What is Treasury Direct?
Treasury Direct is the online platform through which investors can purchase U.S. government securities directly from the U.S. Treasury. Such securities include Treasury bills (T-bills), Treasury bonds, Treasury notes, or savings bonds that are backed by the U.S. government.
Treasury Direct is most often used to purchase government bonds when they are initially issued and thus not yet traded on secondary markets (similar to an IPO). Nonetheless, investors may still purchase the investments from more traditional channels such as banks or brokerages.
How Does Treasury Direct Work?
Treasury securities are usually sold at auction at the time that they are issued for sale to the public. Through the auction process, the securities’ rate and yield are established. Interested parties can place two types of bids on the securities when they are sold: competitive bids and non-competitive bids.
Competitive bids are placed when bidders specify a given rate (also known as yield or discount rate) that the bidder is willing to accept. Non-competitive bids are placed when bidders accept the rate or yield that results from the auction process. Naturally, the non-competitive bidders get their orders filled first, then allocates the remainder of the securities to competitive bidders from the lowest bid to the highest bid.
For investors to open a new Treasury Direct account, four main requirements must be fulfilled, as listed below:
- Investors are required to submit a U.S. Social Security number (or other forms of identification such as a Taxpayer Identification Number).
- Investors must reside in the U.S. and present a valid U.S. address.
- Investors must provide the account details for a valid checking or savings account.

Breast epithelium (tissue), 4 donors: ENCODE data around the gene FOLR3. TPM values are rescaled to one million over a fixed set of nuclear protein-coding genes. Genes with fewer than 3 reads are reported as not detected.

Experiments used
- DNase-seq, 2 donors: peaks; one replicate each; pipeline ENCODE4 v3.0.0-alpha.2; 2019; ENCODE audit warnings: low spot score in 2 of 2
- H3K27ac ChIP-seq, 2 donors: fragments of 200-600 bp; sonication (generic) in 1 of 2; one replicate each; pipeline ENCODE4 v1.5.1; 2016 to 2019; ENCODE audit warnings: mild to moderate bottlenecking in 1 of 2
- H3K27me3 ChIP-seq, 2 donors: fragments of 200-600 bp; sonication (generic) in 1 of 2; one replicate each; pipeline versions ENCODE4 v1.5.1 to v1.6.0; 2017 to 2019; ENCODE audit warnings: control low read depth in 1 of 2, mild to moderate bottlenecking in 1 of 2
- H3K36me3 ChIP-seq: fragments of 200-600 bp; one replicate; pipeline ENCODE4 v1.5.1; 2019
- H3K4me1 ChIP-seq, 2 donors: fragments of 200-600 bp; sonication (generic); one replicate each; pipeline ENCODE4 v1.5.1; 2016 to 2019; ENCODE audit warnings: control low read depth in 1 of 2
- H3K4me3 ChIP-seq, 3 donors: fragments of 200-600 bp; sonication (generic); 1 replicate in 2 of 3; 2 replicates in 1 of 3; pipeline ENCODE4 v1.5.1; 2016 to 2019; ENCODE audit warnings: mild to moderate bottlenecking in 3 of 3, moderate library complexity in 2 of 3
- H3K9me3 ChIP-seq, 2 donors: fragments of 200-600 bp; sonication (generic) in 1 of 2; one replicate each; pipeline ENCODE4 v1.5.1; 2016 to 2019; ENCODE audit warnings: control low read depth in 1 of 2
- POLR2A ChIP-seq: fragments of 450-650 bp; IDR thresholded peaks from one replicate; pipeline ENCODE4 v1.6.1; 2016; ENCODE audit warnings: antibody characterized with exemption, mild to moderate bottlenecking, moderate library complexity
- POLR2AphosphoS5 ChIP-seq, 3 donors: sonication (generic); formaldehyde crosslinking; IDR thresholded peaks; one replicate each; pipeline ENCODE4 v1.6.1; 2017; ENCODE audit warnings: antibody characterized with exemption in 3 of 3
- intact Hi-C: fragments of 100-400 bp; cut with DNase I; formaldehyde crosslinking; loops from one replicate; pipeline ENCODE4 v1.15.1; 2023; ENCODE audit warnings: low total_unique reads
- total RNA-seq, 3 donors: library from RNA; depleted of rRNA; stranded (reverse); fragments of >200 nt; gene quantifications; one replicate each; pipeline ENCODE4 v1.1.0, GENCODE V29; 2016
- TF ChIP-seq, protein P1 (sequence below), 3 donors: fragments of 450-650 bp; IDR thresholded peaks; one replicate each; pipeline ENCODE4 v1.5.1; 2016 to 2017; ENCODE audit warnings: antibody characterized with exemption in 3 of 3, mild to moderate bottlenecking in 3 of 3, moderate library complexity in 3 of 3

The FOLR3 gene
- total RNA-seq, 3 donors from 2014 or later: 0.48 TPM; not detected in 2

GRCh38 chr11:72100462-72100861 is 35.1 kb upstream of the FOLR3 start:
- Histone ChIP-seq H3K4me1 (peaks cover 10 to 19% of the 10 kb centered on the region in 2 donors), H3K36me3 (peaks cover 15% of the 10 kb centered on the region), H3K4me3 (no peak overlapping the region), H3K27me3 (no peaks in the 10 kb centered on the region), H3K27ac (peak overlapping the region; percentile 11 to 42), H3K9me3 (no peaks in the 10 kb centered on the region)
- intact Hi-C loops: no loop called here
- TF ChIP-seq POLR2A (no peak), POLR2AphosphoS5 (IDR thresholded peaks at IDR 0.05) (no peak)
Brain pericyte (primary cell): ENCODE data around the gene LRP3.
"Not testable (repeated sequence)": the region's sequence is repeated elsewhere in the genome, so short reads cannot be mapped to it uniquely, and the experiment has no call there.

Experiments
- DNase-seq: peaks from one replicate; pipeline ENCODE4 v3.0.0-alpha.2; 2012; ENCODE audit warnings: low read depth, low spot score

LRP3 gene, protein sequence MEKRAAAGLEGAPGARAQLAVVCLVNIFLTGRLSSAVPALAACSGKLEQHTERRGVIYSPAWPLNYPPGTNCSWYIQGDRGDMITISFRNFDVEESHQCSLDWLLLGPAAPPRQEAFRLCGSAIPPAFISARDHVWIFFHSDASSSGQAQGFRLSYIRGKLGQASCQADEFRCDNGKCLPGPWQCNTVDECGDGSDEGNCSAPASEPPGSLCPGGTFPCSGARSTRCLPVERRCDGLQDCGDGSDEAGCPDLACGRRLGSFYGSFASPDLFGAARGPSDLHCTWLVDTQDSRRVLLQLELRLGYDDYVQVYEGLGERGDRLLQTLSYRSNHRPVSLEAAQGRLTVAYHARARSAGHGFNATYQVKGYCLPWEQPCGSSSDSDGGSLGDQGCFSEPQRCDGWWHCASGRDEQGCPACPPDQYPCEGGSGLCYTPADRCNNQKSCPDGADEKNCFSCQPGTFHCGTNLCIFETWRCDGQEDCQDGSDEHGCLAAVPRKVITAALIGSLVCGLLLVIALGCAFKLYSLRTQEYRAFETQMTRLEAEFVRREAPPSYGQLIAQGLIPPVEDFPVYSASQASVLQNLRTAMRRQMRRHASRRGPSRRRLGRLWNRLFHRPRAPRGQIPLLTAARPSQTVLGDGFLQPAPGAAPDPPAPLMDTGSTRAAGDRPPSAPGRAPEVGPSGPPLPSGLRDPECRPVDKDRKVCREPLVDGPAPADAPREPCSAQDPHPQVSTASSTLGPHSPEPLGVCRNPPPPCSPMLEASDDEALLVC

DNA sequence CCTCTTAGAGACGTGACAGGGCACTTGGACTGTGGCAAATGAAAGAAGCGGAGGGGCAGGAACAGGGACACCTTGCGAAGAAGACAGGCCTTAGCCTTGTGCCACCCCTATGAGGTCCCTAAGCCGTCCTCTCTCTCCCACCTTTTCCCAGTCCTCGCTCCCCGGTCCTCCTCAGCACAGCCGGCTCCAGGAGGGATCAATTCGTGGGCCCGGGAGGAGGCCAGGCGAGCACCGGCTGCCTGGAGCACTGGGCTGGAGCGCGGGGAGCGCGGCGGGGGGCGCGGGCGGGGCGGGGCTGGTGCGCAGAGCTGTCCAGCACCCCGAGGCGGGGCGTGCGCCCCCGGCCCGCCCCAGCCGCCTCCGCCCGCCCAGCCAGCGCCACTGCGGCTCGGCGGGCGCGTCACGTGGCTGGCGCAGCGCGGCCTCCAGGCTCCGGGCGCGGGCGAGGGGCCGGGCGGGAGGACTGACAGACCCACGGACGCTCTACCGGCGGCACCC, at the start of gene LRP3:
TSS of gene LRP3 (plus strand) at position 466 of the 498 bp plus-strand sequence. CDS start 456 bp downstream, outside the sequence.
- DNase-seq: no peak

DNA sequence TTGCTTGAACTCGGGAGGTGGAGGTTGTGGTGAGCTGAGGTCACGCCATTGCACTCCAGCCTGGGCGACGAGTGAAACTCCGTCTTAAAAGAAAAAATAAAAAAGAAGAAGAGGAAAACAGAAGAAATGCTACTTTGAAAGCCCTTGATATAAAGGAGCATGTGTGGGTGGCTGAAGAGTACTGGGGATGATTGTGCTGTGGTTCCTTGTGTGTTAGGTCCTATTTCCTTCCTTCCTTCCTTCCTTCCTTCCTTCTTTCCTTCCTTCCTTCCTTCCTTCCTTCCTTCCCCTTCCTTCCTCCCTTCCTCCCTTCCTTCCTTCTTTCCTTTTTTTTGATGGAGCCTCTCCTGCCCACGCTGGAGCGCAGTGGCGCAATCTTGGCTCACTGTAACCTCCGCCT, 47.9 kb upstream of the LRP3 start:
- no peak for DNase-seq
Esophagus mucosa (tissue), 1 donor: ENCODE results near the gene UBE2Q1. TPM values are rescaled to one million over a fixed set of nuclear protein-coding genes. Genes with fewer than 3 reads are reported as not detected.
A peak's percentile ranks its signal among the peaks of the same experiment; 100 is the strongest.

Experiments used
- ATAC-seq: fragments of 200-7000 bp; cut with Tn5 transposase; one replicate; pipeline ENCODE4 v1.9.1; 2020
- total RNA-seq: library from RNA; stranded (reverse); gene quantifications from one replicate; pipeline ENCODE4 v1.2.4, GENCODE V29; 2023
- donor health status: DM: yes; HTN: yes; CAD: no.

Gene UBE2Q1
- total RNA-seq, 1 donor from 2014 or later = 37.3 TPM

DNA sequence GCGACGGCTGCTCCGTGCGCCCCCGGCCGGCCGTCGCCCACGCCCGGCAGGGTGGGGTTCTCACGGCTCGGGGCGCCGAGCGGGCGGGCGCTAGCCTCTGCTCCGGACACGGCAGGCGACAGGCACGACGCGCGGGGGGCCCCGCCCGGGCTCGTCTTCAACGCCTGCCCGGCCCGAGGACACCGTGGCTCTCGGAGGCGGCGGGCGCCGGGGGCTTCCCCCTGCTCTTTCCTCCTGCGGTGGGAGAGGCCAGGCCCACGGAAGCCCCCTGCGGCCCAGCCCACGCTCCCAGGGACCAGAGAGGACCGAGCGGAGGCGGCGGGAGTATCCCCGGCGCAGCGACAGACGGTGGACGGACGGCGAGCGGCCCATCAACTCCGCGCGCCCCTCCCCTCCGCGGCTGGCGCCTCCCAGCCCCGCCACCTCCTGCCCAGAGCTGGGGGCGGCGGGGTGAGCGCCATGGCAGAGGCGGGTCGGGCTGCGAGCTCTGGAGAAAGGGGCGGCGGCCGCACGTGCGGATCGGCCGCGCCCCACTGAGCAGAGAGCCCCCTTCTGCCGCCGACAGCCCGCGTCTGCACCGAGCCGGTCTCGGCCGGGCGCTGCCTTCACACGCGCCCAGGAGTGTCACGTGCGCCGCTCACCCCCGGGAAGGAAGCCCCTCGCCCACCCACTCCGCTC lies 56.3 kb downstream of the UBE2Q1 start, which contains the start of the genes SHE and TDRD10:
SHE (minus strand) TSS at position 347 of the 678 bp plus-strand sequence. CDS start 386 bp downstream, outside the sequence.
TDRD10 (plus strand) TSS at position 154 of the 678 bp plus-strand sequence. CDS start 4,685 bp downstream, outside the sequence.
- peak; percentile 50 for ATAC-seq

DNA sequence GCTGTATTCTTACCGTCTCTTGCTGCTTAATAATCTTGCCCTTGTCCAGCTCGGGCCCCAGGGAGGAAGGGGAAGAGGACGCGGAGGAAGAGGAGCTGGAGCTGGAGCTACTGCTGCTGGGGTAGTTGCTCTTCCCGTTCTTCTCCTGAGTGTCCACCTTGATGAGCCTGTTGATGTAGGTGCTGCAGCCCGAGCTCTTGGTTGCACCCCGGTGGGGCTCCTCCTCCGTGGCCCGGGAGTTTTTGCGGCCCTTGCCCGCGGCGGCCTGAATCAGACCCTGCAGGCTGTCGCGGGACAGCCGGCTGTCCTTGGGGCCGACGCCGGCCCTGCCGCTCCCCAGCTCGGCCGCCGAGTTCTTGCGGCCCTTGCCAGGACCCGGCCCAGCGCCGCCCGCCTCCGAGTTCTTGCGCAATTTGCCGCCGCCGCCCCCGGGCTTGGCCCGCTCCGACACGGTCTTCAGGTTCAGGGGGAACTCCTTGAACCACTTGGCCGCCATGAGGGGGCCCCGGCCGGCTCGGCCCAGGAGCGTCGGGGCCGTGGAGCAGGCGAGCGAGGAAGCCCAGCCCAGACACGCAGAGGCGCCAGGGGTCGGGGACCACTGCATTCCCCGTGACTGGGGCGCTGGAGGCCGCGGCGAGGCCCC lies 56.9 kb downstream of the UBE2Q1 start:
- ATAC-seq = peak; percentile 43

- Invest must provide a valid email address.
It is important to note that other entities such as limited liability corporations (LLCs), estates, trust or institutional investors can also maintain Treasury Direct accounts.
What are Treasury Securities?
Treasury securities are, for the most part, considered to be completely risk-free investments. While they earn a very low rate of return, their returns are backed by the U.S. federal government. The U.S. government is widely observed as being the safest and most creditworthy entity in the world from which to purchase risk-free securities. The high creditworthiness stems from the fact that the U.S. government offers an extremely low chance of defaulting on its payments and leaving investors with massive losses.
Such risk-free securities are important in the valuation of equities and in establishing expected return figures on specific stocks. The higher the risk-free rate, the higher the equity risk premium (ERP) will be. It is because investors will demand a proportionally higher rate of return on more risky investments if the risk-free rate climbs since the “standard” or required rate of return for the investors will also increase.
Conversely, if the risk-free rate decreases over time, investors will demand a lower rate of return in order to be compensated for the risks that they are taking on when investing in equities.
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